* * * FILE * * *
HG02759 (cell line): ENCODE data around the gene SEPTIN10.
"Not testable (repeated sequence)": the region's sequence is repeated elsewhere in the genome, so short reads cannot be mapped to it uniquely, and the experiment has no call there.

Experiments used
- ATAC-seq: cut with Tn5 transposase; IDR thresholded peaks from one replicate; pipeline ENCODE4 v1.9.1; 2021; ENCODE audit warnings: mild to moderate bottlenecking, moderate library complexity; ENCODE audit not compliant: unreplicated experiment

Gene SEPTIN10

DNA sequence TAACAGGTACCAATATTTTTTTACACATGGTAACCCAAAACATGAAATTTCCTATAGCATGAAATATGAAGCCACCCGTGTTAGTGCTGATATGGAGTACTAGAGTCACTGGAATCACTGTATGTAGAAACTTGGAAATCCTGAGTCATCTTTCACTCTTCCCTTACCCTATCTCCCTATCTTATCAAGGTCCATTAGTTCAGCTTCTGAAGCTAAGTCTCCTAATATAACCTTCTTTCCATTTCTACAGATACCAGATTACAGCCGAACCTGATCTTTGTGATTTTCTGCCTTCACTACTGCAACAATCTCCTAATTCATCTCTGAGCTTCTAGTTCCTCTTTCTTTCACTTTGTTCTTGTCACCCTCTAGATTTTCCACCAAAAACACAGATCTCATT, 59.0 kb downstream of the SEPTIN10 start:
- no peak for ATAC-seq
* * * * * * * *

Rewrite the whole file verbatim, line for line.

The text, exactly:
HG02759 (cell line): ENCODE data around the gene SEPTIN10.
"Not testable (repeated sequence)": the region's sequence is repeated elsewhere in the genome, so short reads cannot be mapped to it uniquely, and the experiment has no call there.

Experiments used
- ATAC-seq: cut with Tn5 transposase; IDR thresholded peaks from one replicate; pipeline ENCODE4 v1.9.1; 2021; ENCODE audit warnings: mild to moderate bottlenecking, moderate library complexity; ENCODE audit not compliant: unreplicated experiment

Gene SEPTIN10

DNA sequence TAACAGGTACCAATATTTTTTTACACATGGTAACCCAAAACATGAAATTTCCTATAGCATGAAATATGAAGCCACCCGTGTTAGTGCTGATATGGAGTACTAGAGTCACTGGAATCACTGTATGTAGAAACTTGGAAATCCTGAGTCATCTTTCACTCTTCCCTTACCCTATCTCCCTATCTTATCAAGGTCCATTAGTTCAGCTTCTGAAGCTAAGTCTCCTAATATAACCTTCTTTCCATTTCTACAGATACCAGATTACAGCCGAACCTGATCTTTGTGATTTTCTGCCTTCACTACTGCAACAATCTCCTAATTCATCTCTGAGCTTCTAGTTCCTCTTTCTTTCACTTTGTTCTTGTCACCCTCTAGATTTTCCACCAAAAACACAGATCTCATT, 59.0 kb downstream of the SEPTIN10 start:
- no peak for ATAC-seq